While it is sometimes quite obvious where the moon is in the night sky, it is not always so easy to find the moon. Just like the sun, the moon rises and sets each day, meaning it is present in the sky about half of a given 24-hour time period. Because the moon does not always rise exactly when the sun goes down, it can be seen in the sky for a period of time during the day, depending on the location of the sun.
Use your hand to block your view of the sun to help you spot the moon more easily. The moon is not as bright and glare can prevent you from seeing it.
Find out what time the moon is set to rise and set in your area. The local newspaper commonly prints this information in the weather section. Websites, such as the Griffith Observatory website and the Time and Date website, can help you calculate the times yourself.
Monitor the phases of the moon. A new moon cannot be observed at all. The phases closer to the new moon also can be difficult to spot, especially during the day.
Go outside on a clear day that has few or no clouds. Days with low humidity also help make the sky darker, allowing you to see the moon more easily.
Observe the sky to the east if you are looking for the moon close to the moon-rise time. If there are buildings, trees or mountains in the area, it can be difficult to locate the moon at its rising time because it sits low on the horizon.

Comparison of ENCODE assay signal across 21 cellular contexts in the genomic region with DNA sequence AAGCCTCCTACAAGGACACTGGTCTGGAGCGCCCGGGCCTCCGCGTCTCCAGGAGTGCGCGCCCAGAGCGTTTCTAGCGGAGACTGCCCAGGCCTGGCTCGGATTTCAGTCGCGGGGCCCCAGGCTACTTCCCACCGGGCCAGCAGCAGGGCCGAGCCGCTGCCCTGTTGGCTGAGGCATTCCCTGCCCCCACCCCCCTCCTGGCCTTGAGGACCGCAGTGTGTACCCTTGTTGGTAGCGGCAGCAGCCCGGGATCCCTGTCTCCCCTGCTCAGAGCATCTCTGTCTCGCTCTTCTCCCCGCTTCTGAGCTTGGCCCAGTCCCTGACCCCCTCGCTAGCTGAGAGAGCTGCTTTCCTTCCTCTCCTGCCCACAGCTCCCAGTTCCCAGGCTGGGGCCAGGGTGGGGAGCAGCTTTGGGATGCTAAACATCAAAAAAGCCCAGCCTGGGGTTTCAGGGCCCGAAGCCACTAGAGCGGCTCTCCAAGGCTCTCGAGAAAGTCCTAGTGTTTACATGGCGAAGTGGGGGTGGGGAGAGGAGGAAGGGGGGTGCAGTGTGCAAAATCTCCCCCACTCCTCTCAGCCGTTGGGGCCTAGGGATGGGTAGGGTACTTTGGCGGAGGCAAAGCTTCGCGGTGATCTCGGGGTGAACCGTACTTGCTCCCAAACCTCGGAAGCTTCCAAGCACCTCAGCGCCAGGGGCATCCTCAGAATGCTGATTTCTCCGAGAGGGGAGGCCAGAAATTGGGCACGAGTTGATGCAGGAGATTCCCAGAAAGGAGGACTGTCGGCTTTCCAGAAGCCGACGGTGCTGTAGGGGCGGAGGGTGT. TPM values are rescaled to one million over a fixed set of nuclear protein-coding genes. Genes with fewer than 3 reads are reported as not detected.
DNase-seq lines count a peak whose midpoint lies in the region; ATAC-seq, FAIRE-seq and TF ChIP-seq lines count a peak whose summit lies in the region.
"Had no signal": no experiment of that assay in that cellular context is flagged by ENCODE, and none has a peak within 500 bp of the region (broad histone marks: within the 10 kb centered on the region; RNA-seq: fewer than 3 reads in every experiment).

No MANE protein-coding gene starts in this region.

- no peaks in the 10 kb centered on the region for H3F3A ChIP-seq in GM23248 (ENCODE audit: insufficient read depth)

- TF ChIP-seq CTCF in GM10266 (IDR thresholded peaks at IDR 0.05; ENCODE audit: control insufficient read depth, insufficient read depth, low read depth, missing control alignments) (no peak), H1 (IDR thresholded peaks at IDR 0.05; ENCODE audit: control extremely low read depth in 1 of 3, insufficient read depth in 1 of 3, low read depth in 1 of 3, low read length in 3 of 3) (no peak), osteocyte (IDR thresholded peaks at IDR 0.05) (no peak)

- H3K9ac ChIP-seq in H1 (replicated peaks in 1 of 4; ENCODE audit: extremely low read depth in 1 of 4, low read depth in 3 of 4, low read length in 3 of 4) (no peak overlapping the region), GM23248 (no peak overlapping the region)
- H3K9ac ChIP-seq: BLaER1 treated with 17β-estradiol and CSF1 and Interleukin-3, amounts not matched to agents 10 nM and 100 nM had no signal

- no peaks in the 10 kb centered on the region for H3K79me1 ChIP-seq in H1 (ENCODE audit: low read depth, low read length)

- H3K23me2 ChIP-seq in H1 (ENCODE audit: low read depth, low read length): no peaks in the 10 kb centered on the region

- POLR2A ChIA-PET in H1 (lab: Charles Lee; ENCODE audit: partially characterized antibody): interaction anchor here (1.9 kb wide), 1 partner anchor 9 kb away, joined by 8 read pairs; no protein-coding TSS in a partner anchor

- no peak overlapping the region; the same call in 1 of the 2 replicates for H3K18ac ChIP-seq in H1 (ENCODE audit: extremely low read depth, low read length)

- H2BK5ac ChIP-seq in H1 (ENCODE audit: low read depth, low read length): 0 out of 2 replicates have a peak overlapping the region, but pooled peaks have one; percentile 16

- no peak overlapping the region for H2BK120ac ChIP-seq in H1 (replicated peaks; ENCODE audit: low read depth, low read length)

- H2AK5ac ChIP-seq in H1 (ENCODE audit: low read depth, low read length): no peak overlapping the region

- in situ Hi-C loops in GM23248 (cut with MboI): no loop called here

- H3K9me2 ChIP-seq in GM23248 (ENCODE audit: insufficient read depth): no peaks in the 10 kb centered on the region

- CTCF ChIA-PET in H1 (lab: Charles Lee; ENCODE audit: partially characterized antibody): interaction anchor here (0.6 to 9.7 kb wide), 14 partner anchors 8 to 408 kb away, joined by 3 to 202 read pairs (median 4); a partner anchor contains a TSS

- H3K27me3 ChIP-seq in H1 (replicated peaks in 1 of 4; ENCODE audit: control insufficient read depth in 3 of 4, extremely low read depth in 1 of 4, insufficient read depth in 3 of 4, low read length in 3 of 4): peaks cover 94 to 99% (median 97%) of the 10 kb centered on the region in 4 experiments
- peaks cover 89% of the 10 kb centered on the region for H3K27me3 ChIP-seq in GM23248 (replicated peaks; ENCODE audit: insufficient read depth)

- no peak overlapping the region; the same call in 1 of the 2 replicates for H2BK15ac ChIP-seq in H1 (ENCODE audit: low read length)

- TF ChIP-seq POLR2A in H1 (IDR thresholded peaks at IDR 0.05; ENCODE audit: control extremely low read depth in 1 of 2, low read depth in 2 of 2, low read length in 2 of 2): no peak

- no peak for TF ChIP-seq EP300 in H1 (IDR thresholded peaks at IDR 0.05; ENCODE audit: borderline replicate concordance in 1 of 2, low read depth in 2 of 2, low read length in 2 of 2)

Look toward the southeast or south when the moon is closer to its peak point. The height of the moon in the sky may vary depending on the time of year and your location, so check high and low.
Check toward the west if the moon is closer to its setting time. Again, obstructions can prevent you from seeing the moon along the horizon if you look too close to its setting time.
- Use your hand to block your view of the sun to help you spot the moon more easily. The moon is not as bright and glare can prevent you from seeing it.
About the Author
Kimberly Turtenwald began writing professionally in 2000. She has written content for various websites, including Lights 2 You, Online Consultation, Corpus Personal Injury and more. Turtenwald studied editing and publishing at Wisconsin Lutheran College.